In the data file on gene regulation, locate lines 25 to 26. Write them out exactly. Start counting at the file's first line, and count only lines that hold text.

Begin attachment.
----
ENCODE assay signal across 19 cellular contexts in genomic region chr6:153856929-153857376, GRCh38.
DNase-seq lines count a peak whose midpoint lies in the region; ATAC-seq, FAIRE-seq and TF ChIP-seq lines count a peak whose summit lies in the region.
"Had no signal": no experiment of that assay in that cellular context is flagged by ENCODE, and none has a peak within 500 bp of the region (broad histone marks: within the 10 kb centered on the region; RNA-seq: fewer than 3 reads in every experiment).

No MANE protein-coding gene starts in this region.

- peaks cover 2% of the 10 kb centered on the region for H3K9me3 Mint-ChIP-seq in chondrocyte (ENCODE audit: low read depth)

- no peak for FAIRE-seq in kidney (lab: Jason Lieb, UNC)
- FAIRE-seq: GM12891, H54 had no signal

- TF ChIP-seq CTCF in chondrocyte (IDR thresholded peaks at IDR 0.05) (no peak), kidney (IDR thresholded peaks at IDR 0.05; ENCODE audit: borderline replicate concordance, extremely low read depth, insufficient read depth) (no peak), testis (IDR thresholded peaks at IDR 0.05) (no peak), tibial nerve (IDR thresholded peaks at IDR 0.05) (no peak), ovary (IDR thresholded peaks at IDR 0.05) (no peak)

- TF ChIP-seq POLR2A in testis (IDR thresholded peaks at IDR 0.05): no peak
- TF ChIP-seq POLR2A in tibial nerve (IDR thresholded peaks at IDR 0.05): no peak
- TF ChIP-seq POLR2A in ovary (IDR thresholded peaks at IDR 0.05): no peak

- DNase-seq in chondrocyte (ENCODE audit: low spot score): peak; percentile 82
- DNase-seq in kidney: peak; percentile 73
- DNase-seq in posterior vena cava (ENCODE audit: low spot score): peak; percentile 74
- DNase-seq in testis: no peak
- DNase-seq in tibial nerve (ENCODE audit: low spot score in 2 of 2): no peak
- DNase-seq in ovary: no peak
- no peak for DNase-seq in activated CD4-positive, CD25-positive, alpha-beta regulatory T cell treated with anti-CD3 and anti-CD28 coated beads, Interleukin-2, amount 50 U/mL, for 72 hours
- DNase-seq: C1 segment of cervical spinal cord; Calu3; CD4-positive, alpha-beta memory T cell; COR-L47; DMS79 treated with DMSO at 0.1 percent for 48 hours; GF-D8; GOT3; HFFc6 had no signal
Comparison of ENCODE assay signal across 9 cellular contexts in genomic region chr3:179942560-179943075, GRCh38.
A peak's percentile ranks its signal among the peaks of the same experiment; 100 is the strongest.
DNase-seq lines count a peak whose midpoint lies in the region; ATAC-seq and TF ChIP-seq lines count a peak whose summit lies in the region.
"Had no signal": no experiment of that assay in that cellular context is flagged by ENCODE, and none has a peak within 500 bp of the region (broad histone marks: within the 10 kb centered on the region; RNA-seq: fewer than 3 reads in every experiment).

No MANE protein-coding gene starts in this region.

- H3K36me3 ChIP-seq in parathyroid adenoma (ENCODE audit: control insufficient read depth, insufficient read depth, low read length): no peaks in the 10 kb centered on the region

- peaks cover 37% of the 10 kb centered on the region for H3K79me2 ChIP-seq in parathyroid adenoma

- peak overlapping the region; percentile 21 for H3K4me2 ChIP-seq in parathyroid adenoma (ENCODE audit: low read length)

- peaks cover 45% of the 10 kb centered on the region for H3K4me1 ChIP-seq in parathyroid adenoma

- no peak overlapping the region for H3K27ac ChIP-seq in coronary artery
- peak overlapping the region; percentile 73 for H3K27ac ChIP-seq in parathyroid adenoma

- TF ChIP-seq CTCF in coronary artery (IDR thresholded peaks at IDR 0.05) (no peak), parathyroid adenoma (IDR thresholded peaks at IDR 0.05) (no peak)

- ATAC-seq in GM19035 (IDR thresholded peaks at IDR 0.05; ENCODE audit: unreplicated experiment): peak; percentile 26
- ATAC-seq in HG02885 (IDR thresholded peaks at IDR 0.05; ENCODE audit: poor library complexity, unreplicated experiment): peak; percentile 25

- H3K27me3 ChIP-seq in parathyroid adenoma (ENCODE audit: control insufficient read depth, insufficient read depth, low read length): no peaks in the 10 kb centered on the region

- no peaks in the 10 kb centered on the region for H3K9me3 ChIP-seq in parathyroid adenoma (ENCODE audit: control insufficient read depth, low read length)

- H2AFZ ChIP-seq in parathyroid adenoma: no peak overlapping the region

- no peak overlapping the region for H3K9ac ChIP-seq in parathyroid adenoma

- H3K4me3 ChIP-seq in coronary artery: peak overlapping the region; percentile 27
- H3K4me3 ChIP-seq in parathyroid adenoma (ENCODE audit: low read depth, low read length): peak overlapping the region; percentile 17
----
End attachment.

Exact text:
- H3K36me3 ChIP-seq in parathyroid adenoma (ENCODE audit: control insufficient read depth, insufficient read depth, low read length): no peaks in the 10 kb centered on the region

- peaks cover 37% of the 10 kb centered on the region for H3K79me2 ChIP-seq in parathyroid adenoma